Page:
We also used recycled coloured glass bottles in the dorm walls to elevate the sensory experience of the at-risk patients, which could be a break through from a dull environment of traditional dorms. At risk children can see the other children playing in the recreation space and central space from their beds in the dorms, this sight would motivate them to get engage in the physical activities.
The amusing nature of our recreation space in the children's house creates an attraction spot for kids as it follows curved geometry or fluidity. A platform is created with mud plastered bamboos on which kids could sit or walk on. the wind whistles in the hollow bamboos, used in the roof of the recreation space would stimulate joyfulness and excitement in kids. The use of this play area is open to children's imagination.
Two tonnes of paper pollute the land of Senegal on daily basis. In order to cater its environmental impact, we decided to acquire and recycle it, to make our construction material.
Recycled and bamboo reinforced paper block is our main construction material. It is made by mixing large quantities of paper pulp and German glue. It is then compressed to release the excess water into its Molds. We also wanted to break the trend of stereotypical use of concrete as it releases carbon dioxide in the construction and manufacturing process which is a greenhouse gas, contributing to global warming. Our construction material is cost effective, as the collection and acquiring of waste paper would be done by the villagers from the surroundings, Hence the paper is free of cost. It does not have any carbon footprint in the manufacturing or construction process. Another very important material that we used is bamboo. It's cheap, locally acquired eco-friendly and sustainable. Bamboo is fast growing and requires no fertilizer and need not to be replanted. We used bamboo for reinforcing the paper brick and to provide structural support. We also created partition walls for the central space from bamboo. The floor of our children's house is made from sundried mud brick. Upon which laterite mud plaster is done and broken tiles are a Used. The sun-dried brick is also cost effective. Its locally acquired sustainable material with no environmental impact. For the construction of roof thatch is used. Thatch roof is used to make roofs of vernacular architecture of Senegal. Thatch is also cheap, locally acquired and sustainable material.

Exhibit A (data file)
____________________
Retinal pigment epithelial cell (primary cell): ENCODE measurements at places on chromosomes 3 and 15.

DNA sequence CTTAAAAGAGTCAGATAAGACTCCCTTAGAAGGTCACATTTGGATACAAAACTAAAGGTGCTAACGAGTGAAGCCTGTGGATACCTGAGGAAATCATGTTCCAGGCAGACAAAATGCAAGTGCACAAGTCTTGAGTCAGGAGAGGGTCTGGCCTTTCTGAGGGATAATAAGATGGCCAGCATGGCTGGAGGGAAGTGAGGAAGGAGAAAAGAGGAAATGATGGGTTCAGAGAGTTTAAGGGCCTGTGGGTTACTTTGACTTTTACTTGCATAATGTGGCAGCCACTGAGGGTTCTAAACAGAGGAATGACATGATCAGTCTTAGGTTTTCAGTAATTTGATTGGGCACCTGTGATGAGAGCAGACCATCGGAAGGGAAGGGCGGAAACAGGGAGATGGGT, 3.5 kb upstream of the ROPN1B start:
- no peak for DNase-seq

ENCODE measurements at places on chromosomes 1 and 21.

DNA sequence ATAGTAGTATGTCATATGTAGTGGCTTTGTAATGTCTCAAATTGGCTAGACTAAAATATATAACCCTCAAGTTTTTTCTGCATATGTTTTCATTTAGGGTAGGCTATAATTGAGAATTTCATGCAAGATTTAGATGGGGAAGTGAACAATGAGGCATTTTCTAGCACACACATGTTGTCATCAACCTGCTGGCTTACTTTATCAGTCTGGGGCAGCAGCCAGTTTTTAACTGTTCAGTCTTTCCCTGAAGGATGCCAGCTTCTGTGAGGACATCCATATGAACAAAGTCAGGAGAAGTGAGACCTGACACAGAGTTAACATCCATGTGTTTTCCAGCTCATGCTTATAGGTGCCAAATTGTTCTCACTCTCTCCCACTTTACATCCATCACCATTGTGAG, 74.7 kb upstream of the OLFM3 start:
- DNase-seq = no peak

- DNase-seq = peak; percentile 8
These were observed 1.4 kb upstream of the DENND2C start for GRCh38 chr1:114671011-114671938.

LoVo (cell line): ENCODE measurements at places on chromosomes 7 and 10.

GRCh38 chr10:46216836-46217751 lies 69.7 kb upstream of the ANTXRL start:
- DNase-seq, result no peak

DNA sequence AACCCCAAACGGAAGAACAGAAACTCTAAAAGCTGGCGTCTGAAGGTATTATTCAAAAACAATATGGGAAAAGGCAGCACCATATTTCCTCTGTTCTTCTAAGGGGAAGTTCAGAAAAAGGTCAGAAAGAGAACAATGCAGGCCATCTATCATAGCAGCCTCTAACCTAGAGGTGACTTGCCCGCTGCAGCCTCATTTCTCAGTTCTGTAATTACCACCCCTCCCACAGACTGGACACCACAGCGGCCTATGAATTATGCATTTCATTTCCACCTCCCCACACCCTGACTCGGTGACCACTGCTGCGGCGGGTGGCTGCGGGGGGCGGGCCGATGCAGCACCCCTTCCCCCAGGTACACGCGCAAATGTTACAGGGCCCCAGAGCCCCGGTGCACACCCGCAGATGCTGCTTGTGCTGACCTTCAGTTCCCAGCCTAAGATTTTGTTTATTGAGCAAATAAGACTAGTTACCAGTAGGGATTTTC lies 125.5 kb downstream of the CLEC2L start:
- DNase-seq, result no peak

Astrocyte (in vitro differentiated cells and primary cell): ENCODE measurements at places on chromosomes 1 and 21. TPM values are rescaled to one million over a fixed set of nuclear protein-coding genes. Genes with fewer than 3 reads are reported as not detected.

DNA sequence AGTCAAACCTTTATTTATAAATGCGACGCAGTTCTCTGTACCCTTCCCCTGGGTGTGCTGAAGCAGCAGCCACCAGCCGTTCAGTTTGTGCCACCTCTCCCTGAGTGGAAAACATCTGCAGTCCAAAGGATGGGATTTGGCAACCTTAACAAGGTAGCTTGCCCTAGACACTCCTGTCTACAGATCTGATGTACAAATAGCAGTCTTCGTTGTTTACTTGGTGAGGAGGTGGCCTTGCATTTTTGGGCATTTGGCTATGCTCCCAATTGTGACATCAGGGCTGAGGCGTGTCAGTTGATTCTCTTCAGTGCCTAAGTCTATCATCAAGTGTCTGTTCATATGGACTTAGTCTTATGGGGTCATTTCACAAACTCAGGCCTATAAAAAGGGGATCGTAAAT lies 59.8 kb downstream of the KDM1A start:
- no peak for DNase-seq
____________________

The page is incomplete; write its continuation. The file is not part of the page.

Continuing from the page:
In order to make the paper brick we used 65 percent of paper pulp and 35 percent of German glue. It is then compressed to release the excess water into its Molds. The dimensions of the Mold are 8” x 1’ x6”. There are Two cylindrical volumes in the centre of diameter 5” inside the Mold so that the paper brick would have void spaces for bamboo reinforcement. It is then kept for drying in the sun. It takes two to three weeks for paper brick to dry completely under the exposure of sun. These bricks are then coated with a layer of German glue for waterproofing it. Bamboos are reinforced into the two hollows in the brick. The blocks tie to each other through these bamboos. When the wall is completed, it is coated with mud plaster layer to protect the paper brick wall from rain and moisture. The reinforced bamboos and the bamboos used in partition walls are infused into the tin boxes of dimension 1.5’ x1.5’ x1.5’ and filled with concrete. These boxes are buried deep down to create foundations. To make the storage walls we used hollow blocks of dimension 1’x 6’’ x 8”. For joining the bamboos, ropes are used to create the joints in the roof construction. The bamboos in the partition walls are used to store water into the rainwater harvesting well, when the water passes through them. Three ring beams are used for the construction of thatched roof. This load is on the bamboos. Asphalt linear sheets are used as waterproofing layer for the roof. Above the asphalt linear sheets thatched panels are placed and tied to the bamboos with ropes. The runoff inclination angle of the roof is about 35 degrees.